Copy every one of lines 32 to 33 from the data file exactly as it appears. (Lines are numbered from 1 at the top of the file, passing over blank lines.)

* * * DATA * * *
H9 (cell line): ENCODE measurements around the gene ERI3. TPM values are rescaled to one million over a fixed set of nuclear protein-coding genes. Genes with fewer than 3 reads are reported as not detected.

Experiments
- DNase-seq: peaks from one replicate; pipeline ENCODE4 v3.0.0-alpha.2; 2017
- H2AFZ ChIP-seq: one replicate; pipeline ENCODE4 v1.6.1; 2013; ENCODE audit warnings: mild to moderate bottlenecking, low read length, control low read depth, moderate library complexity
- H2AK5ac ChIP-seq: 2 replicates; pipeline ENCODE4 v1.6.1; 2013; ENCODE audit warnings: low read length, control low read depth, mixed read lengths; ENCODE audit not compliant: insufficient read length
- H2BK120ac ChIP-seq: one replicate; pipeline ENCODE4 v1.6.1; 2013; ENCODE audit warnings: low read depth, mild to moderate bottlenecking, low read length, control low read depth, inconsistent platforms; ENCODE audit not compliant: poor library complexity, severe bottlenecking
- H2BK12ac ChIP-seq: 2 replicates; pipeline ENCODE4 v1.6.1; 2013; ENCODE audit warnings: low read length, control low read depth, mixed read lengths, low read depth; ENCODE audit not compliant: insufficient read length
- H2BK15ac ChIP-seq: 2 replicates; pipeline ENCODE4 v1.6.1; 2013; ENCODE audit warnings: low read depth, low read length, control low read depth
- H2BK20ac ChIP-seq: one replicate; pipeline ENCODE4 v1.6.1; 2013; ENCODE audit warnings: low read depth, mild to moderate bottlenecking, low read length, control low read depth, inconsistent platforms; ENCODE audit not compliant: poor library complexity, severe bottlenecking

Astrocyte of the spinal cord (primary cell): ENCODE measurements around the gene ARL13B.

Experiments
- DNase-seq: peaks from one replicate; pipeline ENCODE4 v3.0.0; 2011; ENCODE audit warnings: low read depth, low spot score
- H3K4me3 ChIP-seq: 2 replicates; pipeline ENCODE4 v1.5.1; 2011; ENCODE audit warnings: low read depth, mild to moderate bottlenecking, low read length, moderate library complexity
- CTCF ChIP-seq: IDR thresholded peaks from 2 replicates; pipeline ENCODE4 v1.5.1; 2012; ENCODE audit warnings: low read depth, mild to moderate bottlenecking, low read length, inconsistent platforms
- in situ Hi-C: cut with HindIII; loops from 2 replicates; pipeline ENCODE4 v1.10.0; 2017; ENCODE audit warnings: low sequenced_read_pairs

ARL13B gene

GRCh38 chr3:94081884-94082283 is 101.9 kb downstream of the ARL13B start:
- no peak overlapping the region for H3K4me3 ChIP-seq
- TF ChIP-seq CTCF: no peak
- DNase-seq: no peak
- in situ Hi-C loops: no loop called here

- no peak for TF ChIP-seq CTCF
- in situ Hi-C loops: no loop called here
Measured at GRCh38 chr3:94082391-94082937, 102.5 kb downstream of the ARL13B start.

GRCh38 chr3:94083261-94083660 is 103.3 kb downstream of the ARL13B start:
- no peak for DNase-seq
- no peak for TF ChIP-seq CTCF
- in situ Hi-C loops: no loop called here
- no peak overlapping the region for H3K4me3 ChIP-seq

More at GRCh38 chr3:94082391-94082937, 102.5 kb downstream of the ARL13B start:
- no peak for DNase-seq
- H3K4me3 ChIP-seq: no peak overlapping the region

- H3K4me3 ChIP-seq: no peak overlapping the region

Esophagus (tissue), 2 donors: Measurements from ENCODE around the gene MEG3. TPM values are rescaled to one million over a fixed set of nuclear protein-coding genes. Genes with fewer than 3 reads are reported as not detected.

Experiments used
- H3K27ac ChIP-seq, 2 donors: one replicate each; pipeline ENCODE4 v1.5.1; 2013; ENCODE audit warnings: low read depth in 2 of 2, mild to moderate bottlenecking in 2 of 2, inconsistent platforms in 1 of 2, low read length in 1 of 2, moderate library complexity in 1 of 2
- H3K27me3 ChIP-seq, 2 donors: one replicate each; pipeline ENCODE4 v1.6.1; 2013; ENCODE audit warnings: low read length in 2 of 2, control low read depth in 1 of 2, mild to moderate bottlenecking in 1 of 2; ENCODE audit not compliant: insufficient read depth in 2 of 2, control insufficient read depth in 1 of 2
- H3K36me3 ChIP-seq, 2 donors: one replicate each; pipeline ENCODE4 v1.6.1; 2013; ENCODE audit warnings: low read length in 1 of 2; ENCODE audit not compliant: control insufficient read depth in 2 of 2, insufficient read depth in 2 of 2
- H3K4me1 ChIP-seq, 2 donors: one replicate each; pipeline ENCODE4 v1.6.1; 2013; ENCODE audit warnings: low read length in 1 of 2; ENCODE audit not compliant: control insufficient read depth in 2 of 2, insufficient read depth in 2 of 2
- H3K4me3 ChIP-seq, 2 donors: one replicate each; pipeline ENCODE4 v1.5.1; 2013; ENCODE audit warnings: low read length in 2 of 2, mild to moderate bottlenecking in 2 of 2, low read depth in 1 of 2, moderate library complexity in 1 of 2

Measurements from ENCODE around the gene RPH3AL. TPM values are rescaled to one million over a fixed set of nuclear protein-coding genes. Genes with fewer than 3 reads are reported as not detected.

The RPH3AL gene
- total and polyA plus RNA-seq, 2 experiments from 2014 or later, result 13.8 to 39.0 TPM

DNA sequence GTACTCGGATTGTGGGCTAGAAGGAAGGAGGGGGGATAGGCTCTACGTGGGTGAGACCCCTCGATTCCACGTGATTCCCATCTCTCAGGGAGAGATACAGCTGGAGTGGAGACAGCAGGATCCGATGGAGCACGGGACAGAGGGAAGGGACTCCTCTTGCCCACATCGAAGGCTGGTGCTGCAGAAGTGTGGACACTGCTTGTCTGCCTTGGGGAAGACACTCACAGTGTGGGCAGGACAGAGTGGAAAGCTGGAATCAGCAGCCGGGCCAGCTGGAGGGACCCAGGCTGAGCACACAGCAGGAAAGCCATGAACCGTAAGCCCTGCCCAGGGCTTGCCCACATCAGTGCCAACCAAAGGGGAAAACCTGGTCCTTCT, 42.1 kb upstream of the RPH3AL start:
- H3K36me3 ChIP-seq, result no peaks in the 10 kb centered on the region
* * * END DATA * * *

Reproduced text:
- H3K4me3 ChIP-seq: no peak overlapping the region

- H3K4me3 ChIP-seq: no peak overlapping the region